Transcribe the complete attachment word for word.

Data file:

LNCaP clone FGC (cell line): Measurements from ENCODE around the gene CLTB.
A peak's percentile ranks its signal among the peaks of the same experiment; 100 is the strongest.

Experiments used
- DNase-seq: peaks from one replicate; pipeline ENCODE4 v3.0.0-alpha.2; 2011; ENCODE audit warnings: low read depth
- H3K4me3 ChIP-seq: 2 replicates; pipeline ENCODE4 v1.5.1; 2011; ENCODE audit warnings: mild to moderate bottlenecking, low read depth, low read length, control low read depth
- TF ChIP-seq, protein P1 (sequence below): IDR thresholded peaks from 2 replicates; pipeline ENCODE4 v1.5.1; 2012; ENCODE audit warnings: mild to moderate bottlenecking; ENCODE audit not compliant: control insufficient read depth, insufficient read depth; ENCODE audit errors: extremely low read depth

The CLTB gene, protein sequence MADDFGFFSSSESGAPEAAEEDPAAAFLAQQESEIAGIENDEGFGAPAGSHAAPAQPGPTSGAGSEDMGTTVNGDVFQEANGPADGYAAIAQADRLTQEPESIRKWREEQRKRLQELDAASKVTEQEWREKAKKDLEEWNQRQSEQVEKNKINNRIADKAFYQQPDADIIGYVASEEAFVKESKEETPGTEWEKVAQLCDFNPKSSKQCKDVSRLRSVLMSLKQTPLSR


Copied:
LNCaP clone FGC (cell line): Measurements from ENCODE around the gene CLTB.
A peak's percentile ranks its signal among the peaks of the same experiment; 100 is the strongest.

Experiments used
- DNase-seq: peaks from one replicate; pipeline ENCODE4 v3.0.0-alpha.2; 2011; ENCODE audit warnings: low read depth
- H3K4me3 ChIP-seq: 2 replicates; pipeline ENCODE4 v1.5.1; 2011; ENCODE audit warnings: mild to moderate bottlenecking, low read depth, low read length, control low read depth
- TF ChIP-seq, protein P1 (sequence below): IDR thresholded peaks from 2 replicates; pipeline ENCODE4 v1.5.1; 2012; ENCODE audit warnings: mild to moderate bottlenecking; ENCODE audit not compliant: control insufficient read depth, insufficient read depth; ENCODE audit errors: extremely low read depth

The CLTB gene, protein sequence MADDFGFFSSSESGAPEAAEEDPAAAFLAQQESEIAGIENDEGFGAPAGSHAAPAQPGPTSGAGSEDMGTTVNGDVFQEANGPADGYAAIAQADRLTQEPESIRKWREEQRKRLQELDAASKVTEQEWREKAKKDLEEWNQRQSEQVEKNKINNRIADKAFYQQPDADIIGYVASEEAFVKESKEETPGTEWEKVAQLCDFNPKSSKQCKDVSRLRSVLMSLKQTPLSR